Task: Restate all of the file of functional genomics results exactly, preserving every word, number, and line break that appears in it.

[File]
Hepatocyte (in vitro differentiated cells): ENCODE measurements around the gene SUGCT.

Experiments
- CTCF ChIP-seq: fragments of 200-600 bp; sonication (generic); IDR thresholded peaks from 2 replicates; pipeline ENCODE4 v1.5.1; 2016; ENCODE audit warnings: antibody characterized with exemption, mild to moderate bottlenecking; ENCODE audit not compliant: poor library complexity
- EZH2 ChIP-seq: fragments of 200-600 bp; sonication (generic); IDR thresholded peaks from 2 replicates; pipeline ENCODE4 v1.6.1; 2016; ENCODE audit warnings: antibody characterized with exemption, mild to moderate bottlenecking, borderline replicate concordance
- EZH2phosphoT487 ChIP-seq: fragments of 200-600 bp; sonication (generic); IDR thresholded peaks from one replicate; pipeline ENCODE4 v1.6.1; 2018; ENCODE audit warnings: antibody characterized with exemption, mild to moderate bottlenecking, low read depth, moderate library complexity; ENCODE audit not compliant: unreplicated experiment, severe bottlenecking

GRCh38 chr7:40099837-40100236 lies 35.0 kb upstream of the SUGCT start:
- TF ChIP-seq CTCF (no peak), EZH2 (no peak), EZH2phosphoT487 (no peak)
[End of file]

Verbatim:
Hepatocyte (in vitro differentiated cells): ENCODE measurements around the gene SUGCT.

Experiments
- CTCF ChIP-seq: fragments of 200-600 bp; sonication (generic); IDR thresholded peaks from 2 replicates; pipeline ENCODE4 v1.5.1; 2016; ENCODE audit warnings: antibody characterized with exemption, mild to moderate bottlenecking; ENCODE audit not compliant: poor library complexity
- EZH2 ChIP-seq: fragments of 200-600 bp; sonication (generic); IDR thresholded peaks from 2 replicates; pipeline ENCODE4 v1.6.1; 2016; ENCODE audit warnings: antibody characterized with exemption, mild to moderate bottlenecking, borderline replicate concordance
- EZH2phosphoT487 ChIP-seq: fragments of 200-600 bp; sonication (generic); IDR thresholded peaks from one replicate; pipeline ENCODE4 v1.6.1; 2018; ENCODE audit warnings: antibody characterized with exemption, mild to moderate bottlenecking, low read depth, moderate library complexity; ENCODE audit not compliant: unreplicated experiment, severe bottlenecking

GRCh38 chr7:40099837-40100236 lies 35.0 kb upstream of the SUGCT start:
- TF ChIP-seq CTCF (no peak), EZH2 (no peak), EZH2phosphoT487 (no peak)